Intra-abdominal injuries can occur with pelvic fractures. Bowel can become entrapped within a pelvic fracture and present as an acute intestinal obstruction or intermittent ileus. Stubbart and Merkley (39) reported a case of descending and sigmoid colon herniation resulting from an ilium fracture. Although a review of the literature shows that bowel entrapment is a relatively rare complication, it can be fatal and must be differentiated from adynamic ileus, a more benign condition that occurs in up to 5% to 18% of pelvic fractures, which lasts an average of 3 days. Patients with pelvic fractures and a persistent ileus should undergo a CT with enteric contrast to rule out occult bowel injury, such as entrapment at the pelvic fracture site. (39)
All pelvic fractures are associated with some form of bleeding. Sources of blood loss include cancellous bone at the fracture site, laceration of retroperitoneal veins in the pelvis, and laceration of branches of the internal iliac artery, which accounts for approximately 25% of hemodynamically unstable pelvic fractures. (40,41) It is difficult to determine whether a patient is hemorrhaging from a venous or an arterial bleed. Arteriography can identify arterial bleeding, venography shows venous bleeding (although it is difficult to distinguish between major or minor bleeds), and pelvic CT can show the presence of a hematoma (which is suggestive of a bleed, but not specific). Huittinen and Slatis (42) performed a cadaveric study of 27 patients with pelvic fractures who died from hemorrhage. Postmortem anatomic dissection and arteriography of the hypogastric artery was performed. Extravasation from the hypogastric artery through the cancellous bone and torn tissues was seen in 23 cadavers. Based upon their findings, Huittinen and Slatis concluded that "accurate reposition of the dislocated pelvic fracture is preferable to ligation of the hypogastric arteries for control of severe hemorrhage from pelvic fractures."
Early identification of patients with hemorrhage is critical in management. Although evaluation of patients with blunt abdominal injury, typically, involves a focused assessment with sonography for trauma (FAST) exam, in patients with pelvic fractures, a negative exam does not rule out intraperitoneal hemorrhage. Friese and coworkers (43) performed a retrospective review of 96 patients with pelvic fracture and risk factors for hemorrhage (systolic blood pressure less than 100 mmHg or an unstable fracture pattern) who underwent a FAST and either operative exploration or CT scan for confirmation. In the study, there were 11 true positives, 52 true negatives, two false positives, and 31 false negatives (sensitivity of 26% and negative predictive value of 63%). (43)
Clinical factors can be used to help predict which patients with pelvic fractures are more at risk of bleeding. Blackmore and associates (40) performed a retrospective cohort study of 627 patients with pelvic fractures (20% of whom had major pelvic hemorrhage) and identified four predictors of hemorrhage, including an emergency room hematocrit of less than 30, a pulse greater than 130 BPM, displaced obturator ring fracture, and pubic symphyseal wide diastasis (greater than 1 cm used for displacement). Patients with zero predictors had a 2% change of major hemorrhage, whereas patients with three or more predictors had a greater than 60% chance of having hemorrhage. In a retrospective review of 382 patients with isolated pelvic or acetabular fractures, Magneussen and colleagues (44) found that isolated pelvic fractures with major ligament disruption (APC I or II, LC III, VS, or CMI) were more likely to require transfusions (44%) than other pelvic fractures (8.5%). Patients with APC 3 and VS fractures required the most amount of blood (12.6 units and 4.6 units, respectively).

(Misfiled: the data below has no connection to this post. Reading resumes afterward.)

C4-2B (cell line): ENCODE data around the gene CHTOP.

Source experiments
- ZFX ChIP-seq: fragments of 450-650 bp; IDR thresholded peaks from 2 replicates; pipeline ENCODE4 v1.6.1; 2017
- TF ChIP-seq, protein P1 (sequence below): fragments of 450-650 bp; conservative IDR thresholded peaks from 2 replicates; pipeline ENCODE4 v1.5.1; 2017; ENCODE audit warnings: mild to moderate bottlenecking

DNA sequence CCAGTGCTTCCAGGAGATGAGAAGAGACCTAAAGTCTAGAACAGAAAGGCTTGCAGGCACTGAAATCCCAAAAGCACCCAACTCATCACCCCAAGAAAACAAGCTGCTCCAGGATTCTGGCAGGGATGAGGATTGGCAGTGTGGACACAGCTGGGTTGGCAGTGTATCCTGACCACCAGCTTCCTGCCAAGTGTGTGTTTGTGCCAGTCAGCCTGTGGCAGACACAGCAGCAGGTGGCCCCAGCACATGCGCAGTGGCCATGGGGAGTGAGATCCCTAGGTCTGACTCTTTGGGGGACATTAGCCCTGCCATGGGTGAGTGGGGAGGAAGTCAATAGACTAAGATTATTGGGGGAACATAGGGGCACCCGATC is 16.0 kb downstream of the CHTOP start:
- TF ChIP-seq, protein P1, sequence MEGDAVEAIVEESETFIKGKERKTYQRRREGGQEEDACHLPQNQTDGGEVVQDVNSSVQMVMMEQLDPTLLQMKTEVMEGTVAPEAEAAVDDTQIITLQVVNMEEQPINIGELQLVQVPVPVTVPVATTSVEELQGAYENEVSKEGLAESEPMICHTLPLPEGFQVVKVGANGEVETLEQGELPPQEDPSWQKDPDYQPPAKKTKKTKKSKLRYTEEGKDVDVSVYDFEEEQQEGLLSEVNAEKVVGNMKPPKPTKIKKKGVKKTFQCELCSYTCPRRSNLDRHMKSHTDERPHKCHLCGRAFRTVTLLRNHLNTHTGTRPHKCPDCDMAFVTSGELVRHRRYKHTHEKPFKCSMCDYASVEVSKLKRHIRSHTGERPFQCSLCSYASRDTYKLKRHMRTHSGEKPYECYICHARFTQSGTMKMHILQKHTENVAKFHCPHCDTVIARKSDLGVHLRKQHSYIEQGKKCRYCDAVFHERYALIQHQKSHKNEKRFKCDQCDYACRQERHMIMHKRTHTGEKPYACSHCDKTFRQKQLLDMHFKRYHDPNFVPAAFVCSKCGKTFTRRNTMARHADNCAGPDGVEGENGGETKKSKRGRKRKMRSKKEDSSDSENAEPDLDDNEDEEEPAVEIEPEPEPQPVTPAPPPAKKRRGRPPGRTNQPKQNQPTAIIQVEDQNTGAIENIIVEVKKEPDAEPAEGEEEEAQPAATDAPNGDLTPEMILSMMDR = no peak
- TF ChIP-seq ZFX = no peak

Emergency Methods of Provisional Pelvic Stabilization
In the emergent setting, the orthopedic surgeon has a number of options for provisional pelvic stabilization to help tamponade bleeding in patients with pelvic fractures who are hemodynamically unstable, including using a pneumatic anti-shock garment (PASG), wrapping a sheet around the pelvis, or placing a pelvic binder on arrival, as well as more definitive fixation with an anti-shock pelvic clamp (C-clamp) or traditional anterior external fixation.
Pneumatic Anti-Shock Garment
PASG, also known as a military anti-shock trouser, is sometimes used in the pre-hospital and emergency room setting to increase blood pressure, reduce pelvic fractures, and tamponade hemorrhage. A number of problems have occurred with the PASG, however, including lower extremity ischemia and compartment syndrome. The PASG is bulky, and when in place, it is difficult to access the abdomen, genitourinary system, and lower extremities. (45-47) While there may be theoretical benefits to the PASG, Chang and colleagues (48) showed in a prospective randomized study of 248 patients with traumatic shock that PASG provided no mortality benefit or difference in hospital stay as compared to no PASG.
Circumferential compression with a sheet around the pelvis or a pelvic binder can be used as an emergent method of stabilizing the pelvis and reducing pelvic volume in open-book pelvis fractures. The sheet should be placed at the level of the greater trochanter and wrapped tightly around the patient and secured with a clamp or cable ties. A bolster should be placed under the knees and the lower thighs, and ankles should be bandaged together to help stabilize the pelvis. Nunn and coworkers (49) presented a series of seven hemodynamically unstable patients with pelvic fractures (APC II, APC III, LC III, and CMI), showing that circumferential compression with a sheet helped stabilize the patient by increasing blood pressure and reducing tachycardia; patients still required significant fluid resuscitation and blood transfusions over the subsequent 12 hours.